Action Guides for States on Ed Equity During COVID + Hartford’s Approach to Keeping Schools Open


This weekly segment by Democrats for Education Reform CT looks at the top education stories Democrats are watching, providing bite-sized analysis and links to recent articles. On the roster this week: Action Guides for States on Ed Equity in the Time of COVID-19, Hartford’s Careful Approach to Keeping Schools Open.


Action Guides for States on Ed Equity In the Time COVID-19

This month, Education Reform Now—together with national partners The Education Trust, National Center for Learning Disabilities, Alliance for Excellent Education, Migrant Policy Institute, and Schoolhouse Connection—released a series of guides to help states develop plans and adapt to the COVID-19 pandemic. While Connecticut has delegated decision-making to local communities on how students learn this school year (in person, remote, hybrid), these guides, entitled State Action Guide: Educational Equity in the Time of COVID-19, reinforce that to ensure equal opportunity for all, public education decisions are more effective at a state-level. The coalition’s materials cover seven key topics, including Graduation and College and Career Readiness, School Funding, and Equity-Driven Approaches to Measure Student Learning.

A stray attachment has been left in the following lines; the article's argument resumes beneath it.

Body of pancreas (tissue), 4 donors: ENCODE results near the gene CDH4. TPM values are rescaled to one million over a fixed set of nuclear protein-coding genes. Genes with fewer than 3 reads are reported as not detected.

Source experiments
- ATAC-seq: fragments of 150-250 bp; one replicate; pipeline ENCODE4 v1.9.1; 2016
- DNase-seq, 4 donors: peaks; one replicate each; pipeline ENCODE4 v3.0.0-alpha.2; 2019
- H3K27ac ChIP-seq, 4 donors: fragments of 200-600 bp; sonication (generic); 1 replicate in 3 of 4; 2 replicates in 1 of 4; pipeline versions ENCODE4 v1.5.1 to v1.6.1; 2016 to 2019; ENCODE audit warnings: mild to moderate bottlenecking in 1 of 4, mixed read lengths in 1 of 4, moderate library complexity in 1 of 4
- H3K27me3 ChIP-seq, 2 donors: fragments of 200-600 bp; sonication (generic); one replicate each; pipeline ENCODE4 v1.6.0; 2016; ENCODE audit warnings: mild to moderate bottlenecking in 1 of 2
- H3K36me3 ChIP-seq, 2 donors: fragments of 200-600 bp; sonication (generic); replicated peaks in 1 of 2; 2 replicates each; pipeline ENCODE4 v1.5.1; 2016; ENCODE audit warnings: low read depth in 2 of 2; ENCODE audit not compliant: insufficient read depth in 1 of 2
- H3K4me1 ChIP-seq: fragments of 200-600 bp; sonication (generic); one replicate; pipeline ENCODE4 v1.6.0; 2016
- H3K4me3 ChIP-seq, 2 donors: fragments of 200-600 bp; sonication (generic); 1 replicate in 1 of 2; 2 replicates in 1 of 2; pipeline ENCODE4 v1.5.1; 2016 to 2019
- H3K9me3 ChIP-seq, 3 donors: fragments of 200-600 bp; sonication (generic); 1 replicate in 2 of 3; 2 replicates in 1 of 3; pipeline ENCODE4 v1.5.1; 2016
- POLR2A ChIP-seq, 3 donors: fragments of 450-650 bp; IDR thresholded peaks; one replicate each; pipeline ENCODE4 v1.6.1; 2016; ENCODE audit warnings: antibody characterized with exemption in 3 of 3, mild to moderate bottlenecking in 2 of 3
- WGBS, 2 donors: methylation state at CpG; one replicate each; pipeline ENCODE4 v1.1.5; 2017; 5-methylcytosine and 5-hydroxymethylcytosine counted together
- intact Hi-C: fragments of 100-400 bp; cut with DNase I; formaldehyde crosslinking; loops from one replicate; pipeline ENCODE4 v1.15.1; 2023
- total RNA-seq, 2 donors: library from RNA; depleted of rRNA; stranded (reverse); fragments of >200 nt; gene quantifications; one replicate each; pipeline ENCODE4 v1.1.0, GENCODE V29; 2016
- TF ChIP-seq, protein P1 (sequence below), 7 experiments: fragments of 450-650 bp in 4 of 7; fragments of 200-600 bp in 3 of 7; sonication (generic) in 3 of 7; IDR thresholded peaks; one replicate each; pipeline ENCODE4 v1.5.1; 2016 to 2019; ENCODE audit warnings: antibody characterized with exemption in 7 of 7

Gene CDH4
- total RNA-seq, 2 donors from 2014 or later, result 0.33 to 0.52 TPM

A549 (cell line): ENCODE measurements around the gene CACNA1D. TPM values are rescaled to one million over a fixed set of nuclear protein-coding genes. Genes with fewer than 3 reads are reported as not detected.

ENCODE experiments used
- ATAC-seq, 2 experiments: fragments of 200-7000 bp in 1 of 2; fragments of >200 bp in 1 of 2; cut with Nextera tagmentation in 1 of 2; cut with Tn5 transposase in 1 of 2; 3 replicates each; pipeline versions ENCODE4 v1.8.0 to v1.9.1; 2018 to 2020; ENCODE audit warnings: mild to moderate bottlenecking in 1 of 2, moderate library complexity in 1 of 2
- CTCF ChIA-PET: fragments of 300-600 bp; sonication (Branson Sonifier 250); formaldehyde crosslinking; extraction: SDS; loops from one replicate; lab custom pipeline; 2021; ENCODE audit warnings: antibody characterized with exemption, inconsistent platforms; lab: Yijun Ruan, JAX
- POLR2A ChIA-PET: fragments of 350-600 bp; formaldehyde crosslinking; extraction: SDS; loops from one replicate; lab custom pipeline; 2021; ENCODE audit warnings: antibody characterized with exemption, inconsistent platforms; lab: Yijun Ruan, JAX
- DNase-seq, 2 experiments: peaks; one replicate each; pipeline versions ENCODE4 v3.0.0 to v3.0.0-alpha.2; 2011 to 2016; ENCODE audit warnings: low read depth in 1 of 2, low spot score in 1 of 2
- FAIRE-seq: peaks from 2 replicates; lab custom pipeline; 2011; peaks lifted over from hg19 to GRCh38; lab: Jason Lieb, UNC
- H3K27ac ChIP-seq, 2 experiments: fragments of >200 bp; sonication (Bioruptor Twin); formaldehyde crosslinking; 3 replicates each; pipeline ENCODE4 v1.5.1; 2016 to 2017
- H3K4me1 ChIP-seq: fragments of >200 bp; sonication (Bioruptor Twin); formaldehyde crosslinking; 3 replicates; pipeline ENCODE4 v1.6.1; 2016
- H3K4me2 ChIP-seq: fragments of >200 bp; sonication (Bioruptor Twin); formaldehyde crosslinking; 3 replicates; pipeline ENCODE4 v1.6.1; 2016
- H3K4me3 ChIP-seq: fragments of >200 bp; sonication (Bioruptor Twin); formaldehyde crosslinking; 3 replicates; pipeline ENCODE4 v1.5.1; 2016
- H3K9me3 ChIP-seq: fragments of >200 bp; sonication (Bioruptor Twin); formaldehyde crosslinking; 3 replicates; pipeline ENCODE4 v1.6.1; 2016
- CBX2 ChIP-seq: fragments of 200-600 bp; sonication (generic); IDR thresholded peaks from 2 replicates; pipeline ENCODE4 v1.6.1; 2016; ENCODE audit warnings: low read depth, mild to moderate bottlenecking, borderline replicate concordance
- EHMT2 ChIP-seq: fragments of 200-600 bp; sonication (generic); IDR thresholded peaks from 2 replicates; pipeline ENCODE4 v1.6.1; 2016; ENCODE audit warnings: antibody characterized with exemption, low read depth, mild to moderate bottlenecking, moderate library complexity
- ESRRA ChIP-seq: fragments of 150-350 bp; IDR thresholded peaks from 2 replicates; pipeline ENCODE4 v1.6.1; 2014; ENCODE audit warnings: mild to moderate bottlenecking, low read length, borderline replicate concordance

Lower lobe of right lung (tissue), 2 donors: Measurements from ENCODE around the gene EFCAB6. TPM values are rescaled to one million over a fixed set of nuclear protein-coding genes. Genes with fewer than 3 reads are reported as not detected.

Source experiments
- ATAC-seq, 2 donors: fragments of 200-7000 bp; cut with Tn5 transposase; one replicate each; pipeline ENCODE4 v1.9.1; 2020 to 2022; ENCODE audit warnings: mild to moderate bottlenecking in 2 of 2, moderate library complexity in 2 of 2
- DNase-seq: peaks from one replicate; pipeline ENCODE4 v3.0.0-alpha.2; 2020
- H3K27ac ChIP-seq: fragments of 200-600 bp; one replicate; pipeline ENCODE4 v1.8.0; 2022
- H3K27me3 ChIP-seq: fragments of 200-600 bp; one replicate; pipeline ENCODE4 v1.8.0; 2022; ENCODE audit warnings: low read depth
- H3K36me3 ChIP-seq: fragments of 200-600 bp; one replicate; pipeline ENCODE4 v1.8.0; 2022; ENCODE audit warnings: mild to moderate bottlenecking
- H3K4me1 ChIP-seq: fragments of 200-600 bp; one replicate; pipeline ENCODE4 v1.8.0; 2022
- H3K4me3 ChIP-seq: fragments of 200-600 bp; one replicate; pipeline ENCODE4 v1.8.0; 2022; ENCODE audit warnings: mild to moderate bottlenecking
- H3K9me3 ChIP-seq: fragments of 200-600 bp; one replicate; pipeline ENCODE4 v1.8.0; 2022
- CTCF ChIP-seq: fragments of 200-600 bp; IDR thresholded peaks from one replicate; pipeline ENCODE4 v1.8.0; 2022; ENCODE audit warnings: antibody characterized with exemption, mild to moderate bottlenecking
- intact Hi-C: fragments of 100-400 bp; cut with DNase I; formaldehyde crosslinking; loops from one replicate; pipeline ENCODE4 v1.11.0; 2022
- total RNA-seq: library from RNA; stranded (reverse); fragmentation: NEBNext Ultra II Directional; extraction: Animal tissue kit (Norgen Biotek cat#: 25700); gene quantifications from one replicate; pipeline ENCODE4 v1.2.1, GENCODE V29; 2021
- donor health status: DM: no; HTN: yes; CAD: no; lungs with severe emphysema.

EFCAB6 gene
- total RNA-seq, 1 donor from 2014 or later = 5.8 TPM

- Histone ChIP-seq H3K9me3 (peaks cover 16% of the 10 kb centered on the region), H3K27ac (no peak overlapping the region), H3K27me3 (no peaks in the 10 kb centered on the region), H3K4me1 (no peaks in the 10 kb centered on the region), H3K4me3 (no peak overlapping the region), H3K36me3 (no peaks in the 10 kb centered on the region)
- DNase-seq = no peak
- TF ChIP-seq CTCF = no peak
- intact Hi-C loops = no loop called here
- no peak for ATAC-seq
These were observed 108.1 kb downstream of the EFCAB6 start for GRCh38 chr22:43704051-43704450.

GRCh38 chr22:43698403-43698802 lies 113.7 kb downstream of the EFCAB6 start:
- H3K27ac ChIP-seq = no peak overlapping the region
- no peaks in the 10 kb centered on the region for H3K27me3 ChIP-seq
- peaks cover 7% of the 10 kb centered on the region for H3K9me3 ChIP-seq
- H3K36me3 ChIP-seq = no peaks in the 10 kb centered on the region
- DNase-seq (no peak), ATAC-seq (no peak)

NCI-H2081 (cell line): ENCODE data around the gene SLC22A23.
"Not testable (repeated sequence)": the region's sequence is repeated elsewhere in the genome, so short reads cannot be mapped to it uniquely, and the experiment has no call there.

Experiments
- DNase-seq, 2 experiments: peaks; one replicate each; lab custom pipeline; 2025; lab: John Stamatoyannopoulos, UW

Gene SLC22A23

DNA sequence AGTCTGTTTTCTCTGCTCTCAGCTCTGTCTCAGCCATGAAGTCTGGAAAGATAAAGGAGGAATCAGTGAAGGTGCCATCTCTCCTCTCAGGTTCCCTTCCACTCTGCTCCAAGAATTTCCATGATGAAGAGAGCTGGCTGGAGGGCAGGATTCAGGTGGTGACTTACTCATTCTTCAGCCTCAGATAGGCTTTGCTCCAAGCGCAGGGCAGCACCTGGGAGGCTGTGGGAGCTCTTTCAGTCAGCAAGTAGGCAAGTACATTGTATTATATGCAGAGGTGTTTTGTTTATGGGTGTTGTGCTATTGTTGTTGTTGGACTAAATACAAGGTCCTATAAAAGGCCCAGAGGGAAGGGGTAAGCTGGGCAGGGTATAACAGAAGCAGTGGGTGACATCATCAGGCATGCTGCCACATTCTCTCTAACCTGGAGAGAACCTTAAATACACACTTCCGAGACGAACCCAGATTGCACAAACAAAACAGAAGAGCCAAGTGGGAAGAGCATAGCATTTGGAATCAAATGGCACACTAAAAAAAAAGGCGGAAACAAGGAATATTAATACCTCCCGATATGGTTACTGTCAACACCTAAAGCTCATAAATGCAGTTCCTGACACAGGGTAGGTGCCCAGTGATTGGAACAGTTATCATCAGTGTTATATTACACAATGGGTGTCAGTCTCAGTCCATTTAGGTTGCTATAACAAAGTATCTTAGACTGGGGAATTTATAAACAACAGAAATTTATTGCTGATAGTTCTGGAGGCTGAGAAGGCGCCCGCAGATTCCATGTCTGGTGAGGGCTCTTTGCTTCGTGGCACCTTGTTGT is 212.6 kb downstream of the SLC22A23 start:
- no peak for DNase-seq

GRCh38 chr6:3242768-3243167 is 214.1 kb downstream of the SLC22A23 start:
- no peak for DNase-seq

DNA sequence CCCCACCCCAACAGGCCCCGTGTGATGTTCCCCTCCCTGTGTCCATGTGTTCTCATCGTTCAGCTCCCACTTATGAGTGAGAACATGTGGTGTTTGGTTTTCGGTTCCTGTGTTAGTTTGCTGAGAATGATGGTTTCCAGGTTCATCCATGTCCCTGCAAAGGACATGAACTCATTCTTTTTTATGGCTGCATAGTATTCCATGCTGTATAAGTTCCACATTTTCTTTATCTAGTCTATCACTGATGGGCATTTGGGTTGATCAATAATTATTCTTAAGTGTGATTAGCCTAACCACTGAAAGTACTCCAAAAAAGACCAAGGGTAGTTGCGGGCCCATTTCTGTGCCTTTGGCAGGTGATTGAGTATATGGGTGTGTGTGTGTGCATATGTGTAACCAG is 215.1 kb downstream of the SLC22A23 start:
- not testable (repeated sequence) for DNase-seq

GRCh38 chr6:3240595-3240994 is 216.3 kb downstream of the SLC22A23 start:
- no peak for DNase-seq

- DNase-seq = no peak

State Action Guides: Educational Equity In The Time Of COVID-19


Hartford's Careful Approach to Keeping Schools Open

After an increase in COVID-19 positivity rates in the city of Hartford and specifically on the campus of Trinity College earlier in the month, Mayor Luke Bronin and Superintendent Leslie Torres-Rodriguez warned of a possible option to shift to a hybrid model from a full time in-person schedule. Yet, on Monday, the City announced that infection rates had stabilized and that schools will remain fully open for the next few weeks. The Mayor explained what was at stake for many in these decisions about in-person learning, saying, “There’s a strong likelihood that the district will have to shift models at some point, but we know that for thousands of children and families, that shift will present enormous challenges, and we want to continue to offer a fully in-person educational option for as long as we responsibly can.”


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